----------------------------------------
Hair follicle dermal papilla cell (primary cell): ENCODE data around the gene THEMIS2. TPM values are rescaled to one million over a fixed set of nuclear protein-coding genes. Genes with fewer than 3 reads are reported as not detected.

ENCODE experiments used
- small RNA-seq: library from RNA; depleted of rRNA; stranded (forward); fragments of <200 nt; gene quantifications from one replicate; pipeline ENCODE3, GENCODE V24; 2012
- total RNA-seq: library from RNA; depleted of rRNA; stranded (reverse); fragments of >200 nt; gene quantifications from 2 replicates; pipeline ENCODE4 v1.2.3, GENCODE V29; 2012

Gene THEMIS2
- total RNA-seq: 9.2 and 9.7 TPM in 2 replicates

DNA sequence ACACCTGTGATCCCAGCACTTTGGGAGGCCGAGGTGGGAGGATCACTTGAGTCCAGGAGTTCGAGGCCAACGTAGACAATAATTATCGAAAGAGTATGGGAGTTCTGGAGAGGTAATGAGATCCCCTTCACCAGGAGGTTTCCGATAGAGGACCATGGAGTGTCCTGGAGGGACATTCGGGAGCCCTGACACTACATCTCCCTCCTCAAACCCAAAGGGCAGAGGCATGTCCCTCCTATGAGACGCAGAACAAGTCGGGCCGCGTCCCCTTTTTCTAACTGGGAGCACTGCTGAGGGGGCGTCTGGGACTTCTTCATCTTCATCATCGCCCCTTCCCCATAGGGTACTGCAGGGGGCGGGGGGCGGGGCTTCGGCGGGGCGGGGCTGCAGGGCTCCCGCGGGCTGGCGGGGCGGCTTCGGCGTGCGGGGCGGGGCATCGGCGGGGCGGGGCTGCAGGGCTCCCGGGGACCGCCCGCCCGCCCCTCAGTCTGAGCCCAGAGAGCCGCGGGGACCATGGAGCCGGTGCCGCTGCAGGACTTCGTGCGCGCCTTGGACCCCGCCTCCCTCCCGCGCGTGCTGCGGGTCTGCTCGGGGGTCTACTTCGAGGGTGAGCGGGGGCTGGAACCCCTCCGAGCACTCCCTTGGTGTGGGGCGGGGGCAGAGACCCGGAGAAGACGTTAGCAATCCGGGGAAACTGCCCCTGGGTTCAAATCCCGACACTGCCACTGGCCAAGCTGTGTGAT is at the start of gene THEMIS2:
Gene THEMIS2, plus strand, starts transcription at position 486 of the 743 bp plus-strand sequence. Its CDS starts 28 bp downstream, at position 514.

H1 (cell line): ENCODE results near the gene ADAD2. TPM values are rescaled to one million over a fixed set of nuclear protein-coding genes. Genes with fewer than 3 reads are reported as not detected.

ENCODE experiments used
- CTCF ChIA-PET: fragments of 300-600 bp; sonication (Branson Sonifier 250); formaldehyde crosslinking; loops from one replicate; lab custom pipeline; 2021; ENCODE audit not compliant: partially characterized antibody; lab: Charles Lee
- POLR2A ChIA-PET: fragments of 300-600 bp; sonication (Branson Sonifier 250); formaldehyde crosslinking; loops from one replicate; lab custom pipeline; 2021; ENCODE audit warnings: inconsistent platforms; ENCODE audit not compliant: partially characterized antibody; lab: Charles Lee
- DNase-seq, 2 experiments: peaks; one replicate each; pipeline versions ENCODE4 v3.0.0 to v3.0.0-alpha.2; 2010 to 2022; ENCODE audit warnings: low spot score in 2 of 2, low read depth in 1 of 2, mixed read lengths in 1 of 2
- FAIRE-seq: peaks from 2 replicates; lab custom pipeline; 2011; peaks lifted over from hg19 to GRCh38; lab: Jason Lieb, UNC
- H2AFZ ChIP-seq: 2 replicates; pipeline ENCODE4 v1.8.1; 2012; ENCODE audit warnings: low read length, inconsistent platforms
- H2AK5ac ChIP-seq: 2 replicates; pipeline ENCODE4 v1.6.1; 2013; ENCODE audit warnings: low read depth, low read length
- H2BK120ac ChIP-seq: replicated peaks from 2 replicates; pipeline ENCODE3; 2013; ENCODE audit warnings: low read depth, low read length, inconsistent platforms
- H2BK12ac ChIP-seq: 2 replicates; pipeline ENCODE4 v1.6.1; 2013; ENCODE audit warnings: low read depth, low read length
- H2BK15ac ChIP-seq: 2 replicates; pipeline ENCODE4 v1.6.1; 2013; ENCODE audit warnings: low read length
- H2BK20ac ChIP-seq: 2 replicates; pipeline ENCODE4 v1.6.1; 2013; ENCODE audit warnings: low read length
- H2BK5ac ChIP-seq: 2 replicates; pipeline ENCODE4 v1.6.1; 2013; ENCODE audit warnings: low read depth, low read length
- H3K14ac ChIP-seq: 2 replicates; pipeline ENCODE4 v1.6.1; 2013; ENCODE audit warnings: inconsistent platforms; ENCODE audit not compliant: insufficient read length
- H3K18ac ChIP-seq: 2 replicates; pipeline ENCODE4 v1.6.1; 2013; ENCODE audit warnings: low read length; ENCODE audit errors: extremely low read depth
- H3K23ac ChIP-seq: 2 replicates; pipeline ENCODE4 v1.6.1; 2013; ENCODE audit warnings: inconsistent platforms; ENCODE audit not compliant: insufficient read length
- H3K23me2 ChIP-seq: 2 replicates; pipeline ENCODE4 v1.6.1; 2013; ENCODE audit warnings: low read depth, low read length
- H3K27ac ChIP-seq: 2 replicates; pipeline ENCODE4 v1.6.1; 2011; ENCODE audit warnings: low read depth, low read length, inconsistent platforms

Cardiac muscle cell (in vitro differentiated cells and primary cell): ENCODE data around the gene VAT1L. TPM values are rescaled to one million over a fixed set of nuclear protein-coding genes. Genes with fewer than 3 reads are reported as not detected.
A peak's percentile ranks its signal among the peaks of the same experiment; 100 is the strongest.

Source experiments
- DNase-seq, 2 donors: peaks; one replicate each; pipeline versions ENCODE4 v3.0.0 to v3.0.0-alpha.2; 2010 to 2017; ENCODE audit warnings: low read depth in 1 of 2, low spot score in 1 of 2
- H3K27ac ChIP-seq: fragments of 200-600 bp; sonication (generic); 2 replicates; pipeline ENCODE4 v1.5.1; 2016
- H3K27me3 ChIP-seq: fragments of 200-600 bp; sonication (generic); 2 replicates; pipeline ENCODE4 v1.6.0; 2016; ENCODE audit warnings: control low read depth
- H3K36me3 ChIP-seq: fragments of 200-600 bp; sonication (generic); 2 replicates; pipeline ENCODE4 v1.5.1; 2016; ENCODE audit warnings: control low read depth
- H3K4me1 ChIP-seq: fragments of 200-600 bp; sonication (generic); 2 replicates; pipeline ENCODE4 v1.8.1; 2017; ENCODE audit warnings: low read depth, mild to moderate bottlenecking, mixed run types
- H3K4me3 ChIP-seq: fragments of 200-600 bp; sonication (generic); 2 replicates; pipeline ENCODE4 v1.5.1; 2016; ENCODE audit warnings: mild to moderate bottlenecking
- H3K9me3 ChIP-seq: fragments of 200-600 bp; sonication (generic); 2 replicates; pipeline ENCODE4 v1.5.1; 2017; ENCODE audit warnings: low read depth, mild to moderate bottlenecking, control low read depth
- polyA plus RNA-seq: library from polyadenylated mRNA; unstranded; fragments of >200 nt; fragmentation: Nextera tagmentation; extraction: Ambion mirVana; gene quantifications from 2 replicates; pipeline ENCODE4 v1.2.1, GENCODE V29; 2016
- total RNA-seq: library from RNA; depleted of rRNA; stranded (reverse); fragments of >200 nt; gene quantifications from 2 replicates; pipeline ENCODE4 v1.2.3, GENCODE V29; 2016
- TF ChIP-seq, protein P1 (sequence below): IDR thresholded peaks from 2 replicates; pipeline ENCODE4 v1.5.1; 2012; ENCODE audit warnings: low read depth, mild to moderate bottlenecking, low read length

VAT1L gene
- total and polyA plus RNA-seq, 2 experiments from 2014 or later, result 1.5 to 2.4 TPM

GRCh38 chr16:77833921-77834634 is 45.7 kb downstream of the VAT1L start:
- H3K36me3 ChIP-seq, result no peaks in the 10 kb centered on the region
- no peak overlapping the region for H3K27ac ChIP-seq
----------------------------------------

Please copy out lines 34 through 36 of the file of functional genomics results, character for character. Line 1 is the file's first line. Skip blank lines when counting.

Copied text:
- H3K4me1 ChIP-seq: fragments of 200-600 bp; sonication (generic); 2 replicates; pipeline ENCODE4 v1.8.1; 2017; ENCODE audit warnings: low read depth, mild to moderate bottlenecking, mixed run types
- H3K4me3 ChIP-seq: fragments of 200-600 bp; sonication (generic); 2 replicates; pipeline ENCODE4 v1.5.1; 2016; ENCODE audit warnings: mild to moderate bottlenecking
- H3K9me3 ChIP-seq: fragments of 200-600 bp; sonication (generic); 2 replicates; pipeline ENCODE4 v1.5.1; 2017; ENCODE audit warnings: low read depth, mild to moderate bottlenecking, control low read depth